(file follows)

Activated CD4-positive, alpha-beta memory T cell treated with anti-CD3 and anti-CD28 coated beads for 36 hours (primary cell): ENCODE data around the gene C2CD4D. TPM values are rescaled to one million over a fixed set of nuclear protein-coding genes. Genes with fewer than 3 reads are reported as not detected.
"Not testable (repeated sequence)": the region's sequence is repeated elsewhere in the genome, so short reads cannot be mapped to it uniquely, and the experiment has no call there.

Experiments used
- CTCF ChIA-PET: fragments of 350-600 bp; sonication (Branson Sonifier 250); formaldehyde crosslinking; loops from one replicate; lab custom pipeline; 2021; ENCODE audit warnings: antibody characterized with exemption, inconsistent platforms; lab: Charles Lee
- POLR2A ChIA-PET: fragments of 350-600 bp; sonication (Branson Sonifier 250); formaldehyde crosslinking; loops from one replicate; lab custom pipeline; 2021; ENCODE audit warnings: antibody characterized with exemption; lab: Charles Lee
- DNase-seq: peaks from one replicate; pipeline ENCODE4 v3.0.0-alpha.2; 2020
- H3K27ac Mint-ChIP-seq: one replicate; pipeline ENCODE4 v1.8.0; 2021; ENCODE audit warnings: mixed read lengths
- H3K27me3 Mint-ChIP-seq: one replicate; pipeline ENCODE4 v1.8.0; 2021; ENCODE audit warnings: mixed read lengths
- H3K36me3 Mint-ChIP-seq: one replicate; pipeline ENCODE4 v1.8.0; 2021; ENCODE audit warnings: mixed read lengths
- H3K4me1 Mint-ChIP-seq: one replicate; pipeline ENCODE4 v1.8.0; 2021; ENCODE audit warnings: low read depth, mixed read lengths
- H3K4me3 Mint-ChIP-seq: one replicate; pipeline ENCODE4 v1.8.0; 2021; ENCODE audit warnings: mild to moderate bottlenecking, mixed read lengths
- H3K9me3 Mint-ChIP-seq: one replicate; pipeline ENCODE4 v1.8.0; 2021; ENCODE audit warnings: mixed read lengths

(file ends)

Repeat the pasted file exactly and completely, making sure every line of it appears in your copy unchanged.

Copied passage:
Activated CD4-positive, alpha-beta memory T cell treated with anti-CD3 and anti-CD28 coated beads for 36 hours (primary cell): ENCODE data around the gene C2CD4D. TPM values are rescaled to one million over a fixed set of nuclear protein-coding genes. Genes with fewer than 3 reads are reported as not detected.
"Not testable (repeated sequence)": the region's sequence is repeated elsewhere in the genome, so short reads cannot be mapped to it uniquely, and the experiment has no call there.

Experiments used
- CTCF ChIA-PET: fragments of 350-600 bp; sonication (Branson Sonifier 250); formaldehyde crosslinking; loops from one replicate; lab custom pipeline; 2021; ENCODE audit warnings: antibody characterized with exemption, inconsistent platforms; lab: Charles Lee
- POLR2A ChIA-PET: fragments of 350-600 bp; sonication (Branson Sonifier 250); formaldehyde crosslinking; loops from one replicate; lab custom pipeline; 2021; ENCODE audit warnings: antibody characterized with exemption; lab: Charles Lee
- DNase-seq: peaks from one replicate; pipeline ENCODE4 v3.0.0-alpha.2; 2020
- H3K27ac Mint-ChIP-seq: one replicate; pipeline ENCODE4 v1.8.0; 2021; ENCODE audit warnings: mixed read lengths
- H3K27me3 Mint-ChIP-seq: one replicate; pipeline ENCODE4 v1.8.0; 2021; ENCODE audit warnings: mixed read lengths
- H3K36me3 Mint-ChIP-seq: one replicate; pipeline ENCODE4 v1.8.0; 2021; ENCODE audit warnings: mixed read lengths
- H3K4me1 Mint-ChIP-seq: one replicate; pipeline ENCODE4 v1.8.0; 2021; ENCODE audit warnings: low read depth, mixed read lengths
- H3K4me3 Mint-ChIP-seq: one replicate; pipeline ENCODE4 v1.8.0; 2021; ENCODE audit warnings: mild to moderate bottlenecking, mixed read lengths
- H3K9me3 Mint-ChIP-seq: one replicate; pipeline ENCODE4 v1.8.0; 2021; ENCODE audit warnings: mixed read lengths